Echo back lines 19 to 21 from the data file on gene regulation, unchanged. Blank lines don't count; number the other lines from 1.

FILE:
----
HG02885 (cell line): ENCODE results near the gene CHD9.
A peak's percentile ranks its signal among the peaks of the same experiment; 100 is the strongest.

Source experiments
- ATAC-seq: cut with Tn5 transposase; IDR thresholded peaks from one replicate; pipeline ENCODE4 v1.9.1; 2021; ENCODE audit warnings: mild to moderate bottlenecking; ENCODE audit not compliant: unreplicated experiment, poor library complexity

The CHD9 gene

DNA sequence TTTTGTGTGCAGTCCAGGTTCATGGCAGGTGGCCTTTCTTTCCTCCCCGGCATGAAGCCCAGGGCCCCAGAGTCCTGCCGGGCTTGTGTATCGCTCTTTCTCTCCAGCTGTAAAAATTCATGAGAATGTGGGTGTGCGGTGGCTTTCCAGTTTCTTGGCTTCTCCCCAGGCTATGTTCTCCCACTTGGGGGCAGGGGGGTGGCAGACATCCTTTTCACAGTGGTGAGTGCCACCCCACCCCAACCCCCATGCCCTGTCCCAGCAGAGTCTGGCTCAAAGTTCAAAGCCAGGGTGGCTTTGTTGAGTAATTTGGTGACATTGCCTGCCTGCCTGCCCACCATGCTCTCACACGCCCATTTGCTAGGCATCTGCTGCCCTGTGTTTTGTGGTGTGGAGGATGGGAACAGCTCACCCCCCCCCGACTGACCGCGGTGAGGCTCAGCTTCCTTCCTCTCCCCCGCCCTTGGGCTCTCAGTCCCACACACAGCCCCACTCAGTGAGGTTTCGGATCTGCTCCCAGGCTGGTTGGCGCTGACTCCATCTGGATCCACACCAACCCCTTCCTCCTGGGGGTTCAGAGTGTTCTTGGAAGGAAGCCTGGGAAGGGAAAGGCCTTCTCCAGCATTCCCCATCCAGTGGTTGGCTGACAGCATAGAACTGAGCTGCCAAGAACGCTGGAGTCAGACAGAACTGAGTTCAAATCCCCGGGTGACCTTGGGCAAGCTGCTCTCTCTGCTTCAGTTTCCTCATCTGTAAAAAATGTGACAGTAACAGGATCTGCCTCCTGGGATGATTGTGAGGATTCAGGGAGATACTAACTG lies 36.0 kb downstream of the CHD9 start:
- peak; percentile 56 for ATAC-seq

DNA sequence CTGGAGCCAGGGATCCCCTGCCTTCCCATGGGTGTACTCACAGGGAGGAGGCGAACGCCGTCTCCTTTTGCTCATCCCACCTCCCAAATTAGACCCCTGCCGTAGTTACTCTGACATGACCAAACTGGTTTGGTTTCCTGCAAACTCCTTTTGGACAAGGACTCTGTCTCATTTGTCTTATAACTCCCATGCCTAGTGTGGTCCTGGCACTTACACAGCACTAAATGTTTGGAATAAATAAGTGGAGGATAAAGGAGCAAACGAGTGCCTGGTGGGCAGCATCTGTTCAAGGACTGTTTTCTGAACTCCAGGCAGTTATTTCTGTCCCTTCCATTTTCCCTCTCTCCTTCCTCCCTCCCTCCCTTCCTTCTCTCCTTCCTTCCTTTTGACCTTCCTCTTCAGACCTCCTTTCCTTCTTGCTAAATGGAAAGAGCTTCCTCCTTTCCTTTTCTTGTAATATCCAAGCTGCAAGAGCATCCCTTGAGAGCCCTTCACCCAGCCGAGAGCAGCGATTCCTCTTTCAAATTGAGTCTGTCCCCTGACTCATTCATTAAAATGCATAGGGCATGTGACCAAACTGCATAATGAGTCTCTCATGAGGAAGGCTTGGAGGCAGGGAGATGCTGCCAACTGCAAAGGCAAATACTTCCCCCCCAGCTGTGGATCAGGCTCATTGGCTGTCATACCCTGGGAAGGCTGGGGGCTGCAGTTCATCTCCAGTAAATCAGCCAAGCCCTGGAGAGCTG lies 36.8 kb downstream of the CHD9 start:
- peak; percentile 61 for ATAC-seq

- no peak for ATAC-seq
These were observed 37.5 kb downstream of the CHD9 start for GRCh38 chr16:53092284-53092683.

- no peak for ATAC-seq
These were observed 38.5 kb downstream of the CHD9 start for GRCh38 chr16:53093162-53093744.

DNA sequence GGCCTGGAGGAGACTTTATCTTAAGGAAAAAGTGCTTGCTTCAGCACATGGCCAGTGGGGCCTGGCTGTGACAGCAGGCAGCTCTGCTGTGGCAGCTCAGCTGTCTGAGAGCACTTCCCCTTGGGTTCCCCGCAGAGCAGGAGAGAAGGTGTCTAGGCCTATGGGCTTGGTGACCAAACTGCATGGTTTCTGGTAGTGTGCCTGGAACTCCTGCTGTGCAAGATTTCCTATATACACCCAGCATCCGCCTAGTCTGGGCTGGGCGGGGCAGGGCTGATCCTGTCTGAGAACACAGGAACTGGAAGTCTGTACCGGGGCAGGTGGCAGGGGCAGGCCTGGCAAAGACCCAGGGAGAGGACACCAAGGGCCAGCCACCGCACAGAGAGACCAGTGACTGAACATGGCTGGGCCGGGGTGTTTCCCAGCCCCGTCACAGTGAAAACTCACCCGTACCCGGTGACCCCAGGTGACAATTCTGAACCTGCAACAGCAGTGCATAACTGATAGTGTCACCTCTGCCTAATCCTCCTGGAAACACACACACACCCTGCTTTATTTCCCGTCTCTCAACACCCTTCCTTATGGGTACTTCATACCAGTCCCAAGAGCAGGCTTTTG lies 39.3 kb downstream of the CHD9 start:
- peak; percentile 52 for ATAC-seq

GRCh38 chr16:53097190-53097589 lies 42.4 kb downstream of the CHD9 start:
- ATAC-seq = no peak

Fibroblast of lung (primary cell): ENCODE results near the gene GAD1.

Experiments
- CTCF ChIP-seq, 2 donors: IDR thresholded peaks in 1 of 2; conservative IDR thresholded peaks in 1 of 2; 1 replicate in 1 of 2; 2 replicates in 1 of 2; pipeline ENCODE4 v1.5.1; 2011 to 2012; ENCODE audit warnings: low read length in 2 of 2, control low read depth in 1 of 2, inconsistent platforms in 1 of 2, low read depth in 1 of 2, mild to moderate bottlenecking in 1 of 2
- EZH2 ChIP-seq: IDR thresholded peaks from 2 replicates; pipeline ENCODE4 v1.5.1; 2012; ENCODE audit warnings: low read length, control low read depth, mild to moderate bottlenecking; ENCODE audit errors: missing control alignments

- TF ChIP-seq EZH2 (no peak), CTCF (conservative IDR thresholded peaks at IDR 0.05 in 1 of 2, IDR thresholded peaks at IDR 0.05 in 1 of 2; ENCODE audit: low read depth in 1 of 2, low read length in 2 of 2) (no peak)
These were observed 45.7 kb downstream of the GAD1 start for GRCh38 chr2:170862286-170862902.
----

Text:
Experiments
- CTCF ChIP-seq, 2 donors: IDR thresholded peaks in 1 of 2; conservative IDR thresholded peaks in 1 of 2; 1 replicate in 1 of 2; 2 replicates in 1 of 2; pipeline ENCODE4 v1.5.1; 2011 to 2012; ENCODE audit warnings: low read length in 2 of 2, control low read depth in 1 of 2, inconsistent platforms in 1 of 2, low read depth in 1 of 2, mild to moderate bottlenecking in 1 of 2
- EZH2 ChIP-seq: IDR thresholded peaks from 2 replicates; pipeline ENCODE4 v1.5.1; 2012; ENCODE audit warnings: low read length, control low read depth, mild to moderate bottlenecking; ENCODE audit errors: missing control alignments